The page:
Qualitative Analysis Interaction Experience. In a group without provided explanation, participants generally considered income as the most important parameter when deciding for approving or rejecting the loan whereas the gender was noted as the least important and majority was satisfied with the user interface of the application. Participants in group with given explanations (SHAP and LIME) similarly rated income as the most important parameter when deciding for approving or rejecting the loan whereas the gender was noted as the least important and majority perceived the user interface of application as good.

Explanation Evaluation. Most of the participants in group without provided explanation, answered that they did not understand recommendations provided by application and that they can not see themselves trusting the recommendations provided by the given application without the provided explanation. They were mostly satisfied with the given recommendations but also noted that they would like to have an explanation added in the application. In groups with provided explanations (SHAP and LIME) participants mainly answered that they understood the explanations of the recommendations provided by application and were satisfied with the explanations provided. About half of the participant answered that the given explanation was good enough in order to let them judge when they should trust or not trust provided explanations and they could also see themselves using the application with the given explanation. By analyzing the participants’ free-form feedback, we additionally found that:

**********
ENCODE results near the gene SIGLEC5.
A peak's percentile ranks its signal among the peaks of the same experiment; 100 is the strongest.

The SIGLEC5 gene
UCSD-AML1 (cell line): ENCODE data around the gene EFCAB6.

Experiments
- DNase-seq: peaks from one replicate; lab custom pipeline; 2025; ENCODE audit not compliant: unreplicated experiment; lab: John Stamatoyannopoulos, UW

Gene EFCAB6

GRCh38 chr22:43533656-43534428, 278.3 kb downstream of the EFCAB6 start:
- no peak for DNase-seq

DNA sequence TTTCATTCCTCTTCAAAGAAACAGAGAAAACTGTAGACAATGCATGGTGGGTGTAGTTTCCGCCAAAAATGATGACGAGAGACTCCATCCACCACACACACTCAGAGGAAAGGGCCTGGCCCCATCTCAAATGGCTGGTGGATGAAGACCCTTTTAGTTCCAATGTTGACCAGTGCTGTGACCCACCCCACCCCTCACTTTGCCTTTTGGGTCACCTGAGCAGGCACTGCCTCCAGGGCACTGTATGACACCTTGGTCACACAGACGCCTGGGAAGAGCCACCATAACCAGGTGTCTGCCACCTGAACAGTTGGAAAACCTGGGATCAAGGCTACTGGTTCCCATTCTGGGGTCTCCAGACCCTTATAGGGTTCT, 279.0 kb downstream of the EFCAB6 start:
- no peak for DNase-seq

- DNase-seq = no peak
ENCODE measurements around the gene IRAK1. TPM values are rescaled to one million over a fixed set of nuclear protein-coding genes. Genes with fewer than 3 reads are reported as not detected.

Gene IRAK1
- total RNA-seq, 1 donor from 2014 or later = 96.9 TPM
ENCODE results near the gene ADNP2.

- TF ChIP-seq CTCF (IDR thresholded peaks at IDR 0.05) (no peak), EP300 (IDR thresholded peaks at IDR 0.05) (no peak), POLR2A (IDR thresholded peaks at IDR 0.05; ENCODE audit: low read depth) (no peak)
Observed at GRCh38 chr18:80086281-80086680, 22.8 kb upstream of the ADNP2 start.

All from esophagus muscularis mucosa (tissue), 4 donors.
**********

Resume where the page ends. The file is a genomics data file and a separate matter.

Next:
• End-users want additional linguistic explanations along with visual based explanations.

  • End users want explanations to be suitable for intuitive comparisons.

  • End users want to interact with agent for more information.

6 Discussion and Perspectives

From observed results comparing human decisions from different groups of participants (two with explanations versus no explanation group), we observed notable differences between groups in mean/median of their decisions. Those differences may reflect the initial assumptions stating that both SHAP and LIME explanation will cause less overriding of non biased recommendations and more overriding of biased recommendations than having no explanation at all. However, as our hypothesis testing showed these differences are statistically not significant, and we therefore can not draw empirically valid inferences. Our initial assumption that participants with LIME will perform better in overriding more biased recommendations than participants with SHAP explanation, was also to some extent supported by our results, however participants having LIME explanation did not perform better in overriding less non-biased recommendations than those with SHAP. This could indicate that participants with SHAP explanation to some extent engaged in more understanding of the explanation since SHAP explanation has higher complexity compared to LIME which can also be concluded from the participants comments from their interaction with application.